- When walking with a flashlight, point it at the ground, not in people’s faces. On clear nights when the moon is out, try going without the flashlight. As long as you have decent vision, there are plenty of lanterns at most camps to light your way. Most experienced Scadians don’t use flashlights at Pennsic. The major exception is when going to the portajohns at night – you want to see what you’re getting into….
- Before entering a camp that’s not your own, even if you know its inhabitants well, greet them (“Hail the camp” or even “knock-knock” will do) and request permission to enter. It’s the equivalent of knocking on the door instead of barging into someone’s home.
- Mug your camp’s gate if you like bards. Hanging a mug by the entrance to your camp is a sign that you welcome bards. Wandering minstrels will know there’s an appreciative audience in your camp, and stop in. You can tip them if you like, but at least offer them a drink. Some may have CDs to sell.
- Do not borrow or handle other people’s stuff without permission, and always return borrowed items promptly.
- Don’t put your fingers on a real blade. Whether checking out the merchandise at a knife or sword seller, or admiring a friend’s new steel weapon, don’t touch the blade – the oil in your fingers can damage the surface and promote rust.
- It’s ok to haggle with the merchants. Especially toward the end of the war, merchants are eager to get rid of excess merchandise so they don’t have to haul it home. Be respectful, but it’s ok to say “Would you take $12?” for an item marked $15. If they say no, well, hey, you tried.
- Canvas or nylon walls do not block sound or light. “Nocturnal activities” and even changing your clothes may unintentionally provide your campmates with shadow puppet entertainment, so turn the light out first, and try to keep it down, please.
- Move your car to the parking lot after unloading. Don’t leave it in your camp or on the road where it’s in the way and reduces the medieval ambiance. Cars left on the road too long may be towed. When parking to load/unload, if you can’t pull into your camping area, park on the EAST (towards I-79) or NORTH (towards the main parking lot) side of the street to ensure that the roads are passable for emergency vehicles as well as other cars.
- In the portajohns, shut the lid when you’re done. It sends the smell out the vent pipe instead of letting it build up inside. Eeeeewwwwww. And use the hand sanitizer or wash your hands at the next opportunity if you don’t want to end up with the “Pennsic Plague.”
Don’t try to bow to every tin hat that walks by. You’ll just tire yourself out, because they’re all over the place. Learn to recognize different types of coronets (6 pearls = baron/baroness, 8-16 pearls = viscount/viscountess, crenellations like a castle = count/countess, strawberry leaves = duke/duchess) but expect to see some you can’t categorize. Rule of thumb – if the people with crowns/coronets have an obvious retinue following them around, then they’re probably Royalty and you should bow. Otherwise, a nod is sufficient but probably unnecessary. Of course, if you recognize OUR King and Queen, Gareth and Juliana, it’s polite to bow.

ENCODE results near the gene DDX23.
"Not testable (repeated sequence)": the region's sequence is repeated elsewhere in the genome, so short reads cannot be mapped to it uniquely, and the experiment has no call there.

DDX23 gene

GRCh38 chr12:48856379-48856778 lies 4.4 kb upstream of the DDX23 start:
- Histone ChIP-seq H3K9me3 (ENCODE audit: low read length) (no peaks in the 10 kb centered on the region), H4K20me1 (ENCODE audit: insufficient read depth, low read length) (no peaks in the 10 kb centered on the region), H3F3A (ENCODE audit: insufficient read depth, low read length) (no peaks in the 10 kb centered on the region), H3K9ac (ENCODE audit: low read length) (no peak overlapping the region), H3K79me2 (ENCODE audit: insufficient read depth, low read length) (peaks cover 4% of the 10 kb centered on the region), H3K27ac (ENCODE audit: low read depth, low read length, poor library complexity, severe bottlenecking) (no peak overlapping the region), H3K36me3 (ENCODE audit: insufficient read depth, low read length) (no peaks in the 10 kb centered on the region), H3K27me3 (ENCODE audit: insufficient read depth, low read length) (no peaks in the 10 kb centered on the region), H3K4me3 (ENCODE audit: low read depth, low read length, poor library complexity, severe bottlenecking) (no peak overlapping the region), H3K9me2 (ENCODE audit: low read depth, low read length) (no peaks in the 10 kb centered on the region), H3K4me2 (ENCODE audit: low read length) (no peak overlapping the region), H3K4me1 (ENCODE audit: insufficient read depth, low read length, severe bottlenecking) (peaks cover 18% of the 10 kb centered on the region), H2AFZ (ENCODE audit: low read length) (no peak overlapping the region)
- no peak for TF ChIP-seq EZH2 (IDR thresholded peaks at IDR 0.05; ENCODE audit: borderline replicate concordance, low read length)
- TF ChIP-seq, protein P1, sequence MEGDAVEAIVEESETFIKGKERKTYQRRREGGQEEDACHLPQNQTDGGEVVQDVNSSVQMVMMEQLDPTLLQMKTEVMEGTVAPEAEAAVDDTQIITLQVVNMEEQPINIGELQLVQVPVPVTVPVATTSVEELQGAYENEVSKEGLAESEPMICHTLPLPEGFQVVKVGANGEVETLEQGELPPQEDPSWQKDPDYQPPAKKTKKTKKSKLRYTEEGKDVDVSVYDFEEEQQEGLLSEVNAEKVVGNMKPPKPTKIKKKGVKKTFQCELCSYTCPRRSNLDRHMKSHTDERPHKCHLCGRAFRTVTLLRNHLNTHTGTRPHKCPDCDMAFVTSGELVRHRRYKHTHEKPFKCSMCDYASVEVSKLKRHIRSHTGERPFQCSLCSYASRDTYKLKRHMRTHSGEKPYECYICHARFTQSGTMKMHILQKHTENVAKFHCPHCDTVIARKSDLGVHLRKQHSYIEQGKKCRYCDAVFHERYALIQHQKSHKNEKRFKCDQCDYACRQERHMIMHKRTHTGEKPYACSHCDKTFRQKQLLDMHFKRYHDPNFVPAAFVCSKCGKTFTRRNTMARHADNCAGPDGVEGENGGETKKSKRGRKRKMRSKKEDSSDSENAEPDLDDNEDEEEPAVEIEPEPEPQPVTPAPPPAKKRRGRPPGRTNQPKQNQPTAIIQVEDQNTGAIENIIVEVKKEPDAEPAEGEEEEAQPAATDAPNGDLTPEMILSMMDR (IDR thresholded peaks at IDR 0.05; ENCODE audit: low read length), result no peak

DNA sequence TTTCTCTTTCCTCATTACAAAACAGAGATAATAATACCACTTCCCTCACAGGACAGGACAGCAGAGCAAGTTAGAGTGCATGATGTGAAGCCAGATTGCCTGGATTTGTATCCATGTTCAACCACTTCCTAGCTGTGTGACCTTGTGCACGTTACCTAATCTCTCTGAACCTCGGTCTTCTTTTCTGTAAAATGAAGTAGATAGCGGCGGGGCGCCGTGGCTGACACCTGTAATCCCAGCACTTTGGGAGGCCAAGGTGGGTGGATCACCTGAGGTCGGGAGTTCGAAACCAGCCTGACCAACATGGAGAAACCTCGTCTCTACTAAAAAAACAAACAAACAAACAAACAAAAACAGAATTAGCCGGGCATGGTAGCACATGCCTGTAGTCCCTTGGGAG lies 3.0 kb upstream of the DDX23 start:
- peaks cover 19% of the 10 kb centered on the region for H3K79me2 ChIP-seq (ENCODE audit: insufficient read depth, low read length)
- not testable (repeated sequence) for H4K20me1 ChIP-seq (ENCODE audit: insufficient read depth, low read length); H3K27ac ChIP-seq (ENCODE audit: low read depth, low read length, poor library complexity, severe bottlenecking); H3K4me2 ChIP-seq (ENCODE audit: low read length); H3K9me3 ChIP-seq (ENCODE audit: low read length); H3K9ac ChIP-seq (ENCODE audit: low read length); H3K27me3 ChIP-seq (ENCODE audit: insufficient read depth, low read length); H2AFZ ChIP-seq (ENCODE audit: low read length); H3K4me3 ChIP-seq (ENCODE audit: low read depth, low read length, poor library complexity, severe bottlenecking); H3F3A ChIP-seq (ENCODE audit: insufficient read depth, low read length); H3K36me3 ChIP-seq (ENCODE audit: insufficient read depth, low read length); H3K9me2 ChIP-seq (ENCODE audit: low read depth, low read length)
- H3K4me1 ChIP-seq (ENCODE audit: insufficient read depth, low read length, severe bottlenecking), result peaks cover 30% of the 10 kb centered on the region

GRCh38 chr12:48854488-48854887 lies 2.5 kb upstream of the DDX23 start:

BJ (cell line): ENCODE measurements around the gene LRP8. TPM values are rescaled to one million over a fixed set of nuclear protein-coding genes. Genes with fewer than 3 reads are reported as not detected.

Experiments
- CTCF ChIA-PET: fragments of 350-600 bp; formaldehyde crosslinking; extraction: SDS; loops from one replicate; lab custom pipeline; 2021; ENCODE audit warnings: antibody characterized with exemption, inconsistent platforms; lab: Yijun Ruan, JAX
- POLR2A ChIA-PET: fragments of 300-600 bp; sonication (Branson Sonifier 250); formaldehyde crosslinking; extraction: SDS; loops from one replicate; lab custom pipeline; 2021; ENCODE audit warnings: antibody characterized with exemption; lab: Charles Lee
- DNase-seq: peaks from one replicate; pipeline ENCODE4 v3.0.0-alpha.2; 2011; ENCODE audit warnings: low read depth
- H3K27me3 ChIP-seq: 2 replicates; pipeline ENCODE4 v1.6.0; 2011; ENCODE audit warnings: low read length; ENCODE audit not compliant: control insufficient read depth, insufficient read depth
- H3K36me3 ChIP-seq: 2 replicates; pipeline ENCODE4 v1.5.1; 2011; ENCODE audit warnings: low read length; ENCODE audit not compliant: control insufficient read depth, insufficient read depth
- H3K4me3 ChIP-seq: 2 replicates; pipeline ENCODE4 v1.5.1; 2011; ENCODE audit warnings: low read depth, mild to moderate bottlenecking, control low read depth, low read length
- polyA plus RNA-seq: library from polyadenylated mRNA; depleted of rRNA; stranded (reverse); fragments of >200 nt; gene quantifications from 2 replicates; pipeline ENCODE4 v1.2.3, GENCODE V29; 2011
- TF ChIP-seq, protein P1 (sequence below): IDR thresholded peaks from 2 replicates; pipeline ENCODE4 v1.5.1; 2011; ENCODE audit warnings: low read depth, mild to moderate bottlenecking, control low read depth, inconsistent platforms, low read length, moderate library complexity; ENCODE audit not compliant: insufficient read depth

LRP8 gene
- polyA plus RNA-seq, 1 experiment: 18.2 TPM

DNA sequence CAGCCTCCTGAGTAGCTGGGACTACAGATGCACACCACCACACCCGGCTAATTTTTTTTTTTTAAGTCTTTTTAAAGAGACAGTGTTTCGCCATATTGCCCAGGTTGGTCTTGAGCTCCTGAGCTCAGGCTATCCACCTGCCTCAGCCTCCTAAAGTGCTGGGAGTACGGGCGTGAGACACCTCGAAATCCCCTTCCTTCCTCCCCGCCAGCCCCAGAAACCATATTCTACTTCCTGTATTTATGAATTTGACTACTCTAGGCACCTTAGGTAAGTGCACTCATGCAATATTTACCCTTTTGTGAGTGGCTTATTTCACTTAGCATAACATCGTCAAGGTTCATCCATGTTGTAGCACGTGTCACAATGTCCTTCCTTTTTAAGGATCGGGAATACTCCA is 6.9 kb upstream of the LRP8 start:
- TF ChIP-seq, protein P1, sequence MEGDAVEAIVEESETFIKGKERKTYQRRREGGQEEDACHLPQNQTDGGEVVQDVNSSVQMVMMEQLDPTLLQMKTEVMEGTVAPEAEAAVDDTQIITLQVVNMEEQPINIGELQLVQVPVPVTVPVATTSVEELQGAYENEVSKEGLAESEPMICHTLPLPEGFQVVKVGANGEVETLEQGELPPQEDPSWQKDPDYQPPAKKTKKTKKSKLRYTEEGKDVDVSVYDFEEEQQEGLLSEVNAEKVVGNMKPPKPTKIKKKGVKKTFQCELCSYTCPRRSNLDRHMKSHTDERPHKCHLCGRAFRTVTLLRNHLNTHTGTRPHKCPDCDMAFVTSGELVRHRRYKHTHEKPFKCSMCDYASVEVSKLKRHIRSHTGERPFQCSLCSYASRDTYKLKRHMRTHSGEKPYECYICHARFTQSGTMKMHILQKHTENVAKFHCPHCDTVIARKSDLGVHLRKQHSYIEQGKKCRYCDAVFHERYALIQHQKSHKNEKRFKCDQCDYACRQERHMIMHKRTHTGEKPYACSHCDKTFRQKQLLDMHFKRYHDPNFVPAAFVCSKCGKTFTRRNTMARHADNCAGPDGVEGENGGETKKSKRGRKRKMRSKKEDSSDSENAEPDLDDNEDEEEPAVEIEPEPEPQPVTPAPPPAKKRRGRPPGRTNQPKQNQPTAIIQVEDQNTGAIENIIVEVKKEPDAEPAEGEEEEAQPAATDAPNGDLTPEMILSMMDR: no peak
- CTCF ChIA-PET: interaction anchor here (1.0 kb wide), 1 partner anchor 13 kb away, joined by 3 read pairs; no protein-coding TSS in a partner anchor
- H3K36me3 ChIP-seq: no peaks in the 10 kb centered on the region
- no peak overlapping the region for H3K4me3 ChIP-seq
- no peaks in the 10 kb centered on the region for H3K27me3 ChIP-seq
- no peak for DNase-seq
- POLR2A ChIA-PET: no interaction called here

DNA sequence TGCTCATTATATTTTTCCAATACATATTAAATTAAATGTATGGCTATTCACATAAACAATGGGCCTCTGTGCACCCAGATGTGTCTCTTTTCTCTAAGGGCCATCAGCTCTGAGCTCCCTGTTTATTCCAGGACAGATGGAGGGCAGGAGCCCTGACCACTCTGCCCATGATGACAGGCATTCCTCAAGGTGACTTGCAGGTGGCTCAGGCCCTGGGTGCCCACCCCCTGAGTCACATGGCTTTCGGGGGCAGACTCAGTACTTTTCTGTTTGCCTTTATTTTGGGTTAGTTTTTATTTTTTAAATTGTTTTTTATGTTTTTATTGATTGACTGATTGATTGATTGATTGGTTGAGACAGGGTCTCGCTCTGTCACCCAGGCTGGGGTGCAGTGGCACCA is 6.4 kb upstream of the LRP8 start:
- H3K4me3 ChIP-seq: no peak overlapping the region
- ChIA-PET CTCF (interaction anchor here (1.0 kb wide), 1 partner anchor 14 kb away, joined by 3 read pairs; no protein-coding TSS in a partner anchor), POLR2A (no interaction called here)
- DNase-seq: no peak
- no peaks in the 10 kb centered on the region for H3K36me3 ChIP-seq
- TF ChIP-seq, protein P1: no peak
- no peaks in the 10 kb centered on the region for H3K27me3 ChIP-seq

- Offer water to any visitors to your camp.
- Help your neighbors. Offer to pick up ice for them, help them set up tents or load/unload their cars, watch their kids, feed them soup when it’s cold, help them put things back together if their tent blows down in a storm. They are likely to do the same for you. Pennsic is a community.
- Try to keep mundanities out of sight. Put your watch in your pouch instead of on your wrist, for instance, or cover your cooler with cloth.
- Observe Quiet Hours. Everyone likes to party, but remember that there are families with kids, morning people, and some of us who are just plain older. Official quiet hours are from 2 am to 7 am. If you’re camping in an area with a lot of kids, please consider extending that back to 10 or 11 pm out of courtesy. And if a neighbor comes to you and politely asks you to keep it down, try to be gracious and comply. That said, some areas of the camp are rowdier than others, and as long as the noise isn’t a nightly thing, try to be tolerant of your neighbors’ partying. Non-compliance during Quiet Hours may result in a visit by The Watch, aka Pennsic Security.
- Clean up after yourself. Don’t leave your trash for others to deal with at venues like University tents, the Food Court, and the Cooper’s store. There are trash cans and dumpsters at various locations around the camp.
At the end of Pennsic
- Friday afternoon, start packing up what you can. Expect rain on the last day of Pennsic.
- Leave your camp site cleaner than you found it. This is a cardinal rule for every SCA event, but it goes double for Pennsic. Take all trash to the dumpsters. Fill in all sumps and firepits completely. Scan the grass for stray refuse. Not only is it polite, but your ability to camp in that area next year depends on it, as groups that do not clean up may have their camping rights revoked by the Coopers.
- Plan to set your tent up at home after Pennsic to dry out. Also expect to do 3-5 loads of laundry per person and a day or two of unpacking, take three hot soaking baths to get the grime out of your feet and fingernails, and sleep about 12 hours straight.
- To reduce post-Pennsic let down, schedule something fun for the following week/weekend. Go to an amusement park or a movie, or do something else relaxing. A massage is a great thing when returning home.
For more Pennsic-related tips, go to the FAQ page on the Pennsic website.